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Urban Space

Design for People

Coop Himmelbau, a 40-years old firm that active in architecture, urban planning, design, and
art, won the design competition of Museum of Contemporary Art & Planning Exhibition in
Shenzhen, China. As described by the architects, the design is an urban meeting point

and serves as a dynamic element in the progressive system of the city


of Shenzhen in the middle of their new center.

> URBAN DESIGN II Lecture - 01


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Urban Space Design for People by NAO (Normal + Architecture + Office) founded by Srdjan Jovanovic

> URBAN DESIGN II Lecture - 01


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Architecture is moving from


style to flexible organization,
from form-centered design
to a psychology-driven
process.
It needs to explore the inbetween; transitional zones,
moments of interaction
between people, goods and
information.

Daniel Libeskind

> URBAN DESIGN II Lecture - 01


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Urban Design Theory


Urban design concerns the arrangement,

appearance and functionality of towns and cities,


and in particular the shaping and uses of urban public space. It
has traditionally been regarded as a disciplinary subset of
urban planning, landscape architecture and architecture.
However, with its increasing prominence in the activities of
these disciplines, it is better conceptualised as a design
practice that operates at the intersection of all three, and
requires a good understanding of a range of others besides,
such as urban economics, political economy and social theory.

> URBAN DESIGN II Lecture - 01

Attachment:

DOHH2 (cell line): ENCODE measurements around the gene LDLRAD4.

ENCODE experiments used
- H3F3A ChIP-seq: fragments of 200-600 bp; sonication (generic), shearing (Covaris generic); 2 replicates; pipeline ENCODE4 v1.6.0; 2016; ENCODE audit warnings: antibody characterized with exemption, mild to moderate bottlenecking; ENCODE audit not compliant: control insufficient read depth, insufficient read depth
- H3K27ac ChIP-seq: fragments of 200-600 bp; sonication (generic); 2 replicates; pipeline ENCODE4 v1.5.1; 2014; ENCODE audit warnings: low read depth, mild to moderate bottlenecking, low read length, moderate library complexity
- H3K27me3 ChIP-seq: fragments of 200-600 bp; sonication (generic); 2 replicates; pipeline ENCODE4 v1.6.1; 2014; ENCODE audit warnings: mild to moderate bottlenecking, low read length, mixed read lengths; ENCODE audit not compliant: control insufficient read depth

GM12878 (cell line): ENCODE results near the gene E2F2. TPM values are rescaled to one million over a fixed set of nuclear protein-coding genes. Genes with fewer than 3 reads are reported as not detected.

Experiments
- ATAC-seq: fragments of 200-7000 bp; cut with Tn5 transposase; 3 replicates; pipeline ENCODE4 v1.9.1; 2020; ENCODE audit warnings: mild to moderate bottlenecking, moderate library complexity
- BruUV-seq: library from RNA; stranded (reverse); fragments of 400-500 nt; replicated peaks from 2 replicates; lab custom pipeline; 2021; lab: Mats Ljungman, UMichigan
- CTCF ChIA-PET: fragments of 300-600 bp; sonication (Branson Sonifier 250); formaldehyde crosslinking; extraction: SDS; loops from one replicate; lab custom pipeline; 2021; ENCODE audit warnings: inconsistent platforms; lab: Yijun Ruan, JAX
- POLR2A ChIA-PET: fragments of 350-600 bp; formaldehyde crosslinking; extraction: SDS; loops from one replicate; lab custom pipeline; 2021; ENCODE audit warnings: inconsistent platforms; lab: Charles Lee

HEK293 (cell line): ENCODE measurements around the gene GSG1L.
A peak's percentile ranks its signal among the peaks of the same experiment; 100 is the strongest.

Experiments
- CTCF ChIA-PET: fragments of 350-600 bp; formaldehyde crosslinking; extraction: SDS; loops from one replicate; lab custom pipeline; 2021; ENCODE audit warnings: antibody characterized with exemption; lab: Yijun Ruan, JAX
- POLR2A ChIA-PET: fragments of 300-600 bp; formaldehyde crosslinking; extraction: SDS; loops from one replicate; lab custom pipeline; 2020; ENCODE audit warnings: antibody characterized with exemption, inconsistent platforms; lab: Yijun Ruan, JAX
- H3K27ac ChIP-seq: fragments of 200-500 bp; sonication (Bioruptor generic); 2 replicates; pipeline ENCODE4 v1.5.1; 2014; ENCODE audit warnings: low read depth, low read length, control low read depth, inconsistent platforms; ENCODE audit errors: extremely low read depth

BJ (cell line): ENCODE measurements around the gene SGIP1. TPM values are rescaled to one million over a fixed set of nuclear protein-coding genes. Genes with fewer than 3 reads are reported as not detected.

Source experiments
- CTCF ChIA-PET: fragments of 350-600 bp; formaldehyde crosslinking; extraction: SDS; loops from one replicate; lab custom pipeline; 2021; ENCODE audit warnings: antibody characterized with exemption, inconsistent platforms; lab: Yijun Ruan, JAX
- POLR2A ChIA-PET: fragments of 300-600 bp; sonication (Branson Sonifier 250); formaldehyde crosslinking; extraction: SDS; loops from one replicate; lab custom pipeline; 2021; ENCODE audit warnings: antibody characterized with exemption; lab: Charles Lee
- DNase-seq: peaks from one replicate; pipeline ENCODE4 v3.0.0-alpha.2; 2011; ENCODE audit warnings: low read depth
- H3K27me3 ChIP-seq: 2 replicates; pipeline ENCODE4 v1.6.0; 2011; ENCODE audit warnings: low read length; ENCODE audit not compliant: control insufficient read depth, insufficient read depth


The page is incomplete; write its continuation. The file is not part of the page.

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Urban design theory deals primarily with the design


and management of public space and the way
public places are experienced and used. Public
space includes the totality of spaces used freely on a
day-to-day basis by the general public, such as

streets, plazas, parks and public


infrastructure.
Some aspects of privately owned spaces, such as
building facades or domestic gardens, also
contribute to public space and are therefore also
considered by Urban design theory. Important
writers on, and advocates for, urban design theory
include Edmund Bacon, Gordon Cullen, Jane Jacobs, Christopher
Alexander, William H. Whyte, Kevin Lynch, Aldo Rossi, Robert
Venturi, Colin Rowe, Peter Calthorpe and Jan Gehl.

Jane Jacobs
Jane Jacobs (1916-2006) was
an urban writer and activist who
championed new, communitybased approaches to planning
for over 40 years. Her 1961
treatise, The Death and Life of
Great American Cities, became
perhaps the most influential
American text about the inner

workings and failings


of cities, inspiring
generations of urban planners
and activists.

> URBAN DESIGN II Lecture - 01


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Why Designing Urban Space?


Not for aesthetics only of course............
Our understanding of the problems, goals, and means for designing urban
space is different than past attempts, likeGarden City Movement by Ebenezer Howard
Charter of Athens (CIAM)

19th century industrialized city: Physical decay and social inequities


Physical requirements for healthy, humane and beautiful urban environments
Main focus PHYSICAL

DESIGN OF CITIES
?

> URBAN DESIGN II Lecture - 01


CIAM - Congrs International d'Architecture Moderne

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Such comparisons is
that there really is no
perfect form of street
fabric - many different
networks and patterns
are capable of
producing wonderful
places.

> URBAN DESIGN II Lecture - 01